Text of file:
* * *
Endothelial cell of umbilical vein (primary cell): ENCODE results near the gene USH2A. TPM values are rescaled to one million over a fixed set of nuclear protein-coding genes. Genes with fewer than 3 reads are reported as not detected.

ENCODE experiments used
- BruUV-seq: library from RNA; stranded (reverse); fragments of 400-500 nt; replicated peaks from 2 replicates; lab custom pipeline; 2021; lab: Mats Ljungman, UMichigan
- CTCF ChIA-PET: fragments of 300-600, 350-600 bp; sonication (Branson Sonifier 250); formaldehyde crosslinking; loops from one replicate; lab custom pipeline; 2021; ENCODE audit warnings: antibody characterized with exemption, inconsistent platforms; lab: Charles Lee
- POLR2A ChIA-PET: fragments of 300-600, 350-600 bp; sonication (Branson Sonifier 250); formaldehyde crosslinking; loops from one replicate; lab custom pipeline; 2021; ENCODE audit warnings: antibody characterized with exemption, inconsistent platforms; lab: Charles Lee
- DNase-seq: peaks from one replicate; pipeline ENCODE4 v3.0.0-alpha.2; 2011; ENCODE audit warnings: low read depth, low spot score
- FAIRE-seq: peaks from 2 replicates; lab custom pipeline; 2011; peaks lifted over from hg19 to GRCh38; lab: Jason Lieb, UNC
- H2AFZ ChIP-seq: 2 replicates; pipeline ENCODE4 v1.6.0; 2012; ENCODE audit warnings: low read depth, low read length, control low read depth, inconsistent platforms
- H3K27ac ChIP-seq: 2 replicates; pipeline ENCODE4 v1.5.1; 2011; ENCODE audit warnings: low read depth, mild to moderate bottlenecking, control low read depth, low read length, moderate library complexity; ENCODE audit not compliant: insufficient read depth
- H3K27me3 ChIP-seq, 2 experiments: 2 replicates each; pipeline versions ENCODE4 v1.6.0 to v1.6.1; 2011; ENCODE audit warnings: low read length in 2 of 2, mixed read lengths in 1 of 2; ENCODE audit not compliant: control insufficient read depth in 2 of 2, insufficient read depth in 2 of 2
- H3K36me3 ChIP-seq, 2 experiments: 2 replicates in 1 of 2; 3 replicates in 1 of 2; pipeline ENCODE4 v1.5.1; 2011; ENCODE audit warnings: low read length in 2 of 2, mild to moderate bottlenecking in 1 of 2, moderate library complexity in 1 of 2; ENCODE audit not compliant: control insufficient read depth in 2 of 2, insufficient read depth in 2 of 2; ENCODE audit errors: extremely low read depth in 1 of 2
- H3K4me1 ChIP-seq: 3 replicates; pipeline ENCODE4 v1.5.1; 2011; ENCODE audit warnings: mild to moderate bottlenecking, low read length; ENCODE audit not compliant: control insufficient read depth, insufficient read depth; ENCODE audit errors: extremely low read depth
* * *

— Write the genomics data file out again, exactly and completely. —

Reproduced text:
Endothelial cell of umbilical vein (primary cell): ENCODE results near the gene USH2A. TPM values are rescaled to one million over a fixed set of nuclear protein-coding genes. Genes with fewer than 3 reads are reported as not detected.

ENCODE experiments used
- BruUV-seq: library from RNA; stranded (reverse); fragments of 400-500 nt; replicated peaks from 2 replicates; lab custom pipeline; 2021; lab: Mats Ljungman, UMichigan
- CTCF ChIA-PET: fragments of 300-600, 350-600 bp; sonication (Branson Sonifier 250); formaldehyde crosslinking; loops from one replicate; lab custom pipeline; 2021; ENCODE audit warnings: antibody characterized with exemption, inconsistent platforms; lab: Charles Lee
- POLR2A ChIA-PET: fragments of 300-600, 350-600 bp; sonication (Branson Sonifier 250); formaldehyde crosslinking; loops from one replicate; lab custom pipeline; 2021; ENCODE audit warnings: antibody characterized with exemption, inconsistent platforms; lab: Charles Lee
- DNase-seq: peaks from one replicate; pipeline ENCODE4 v3.0.0-alpha.2; 2011; ENCODE audit warnings: low read depth, low spot score
- FAIRE-seq: peaks from 2 replicates; lab custom pipeline; 2011; peaks lifted over from hg19 to GRCh38; lab: Jason Lieb, UNC
- H2AFZ ChIP-seq: 2 replicates; pipeline ENCODE4 v1.6.0; 2012; ENCODE audit warnings: low read depth, low read length, control low read depth, inconsistent platforms
- H3K27ac ChIP-seq: 2 replicates; pipeline ENCODE4 v1.5.1; 2011; ENCODE audit warnings: low read depth, mild to moderate bottlenecking, control low read depth, low read length, moderate library complexity; ENCODE audit not compliant: insufficient read depth
- H3K27me3 ChIP-seq, 2 experiments: 2 replicates each; pipeline versions ENCODE4 v1.6.0 to v1.6.1; 2011; ENCODE audit warnings: low read length in 2 of 2, mixed read lengths in 1 of 2; ENCODE audit not compliant: control insufficient read depth in 2 of 2, insufficient read depth in 2 of 2
- H3K36me3 ChIP-seq, 2 experiments: 2 replicates in 1 of 2; 3 replicates in 1 of 2; pipeline ENCODE4 v1.5.1; 2011; ENCODE audit warnings: low read length in 2 of 2, mild to moderate bottlenecking in 1 of 2, moderate library complexity in 1 of 2; ENCODE audit not compliant: control insufficient read depth in 2 of 2, insufficient read depth in 2 of 2; ENCODE audit errors: extremely low read depth in 1 of 2
- H3K4me1 ChIP-seq: 3 replicates; pipeline ENCODE4 v1.5.1; 2011; ENCODE audit warnings: mild to moderate bottlenecking, low read length; ENCODE audit not compliant: control insufficient read depth, insufficient read depth; ENCODE audit errors: extremely low read depth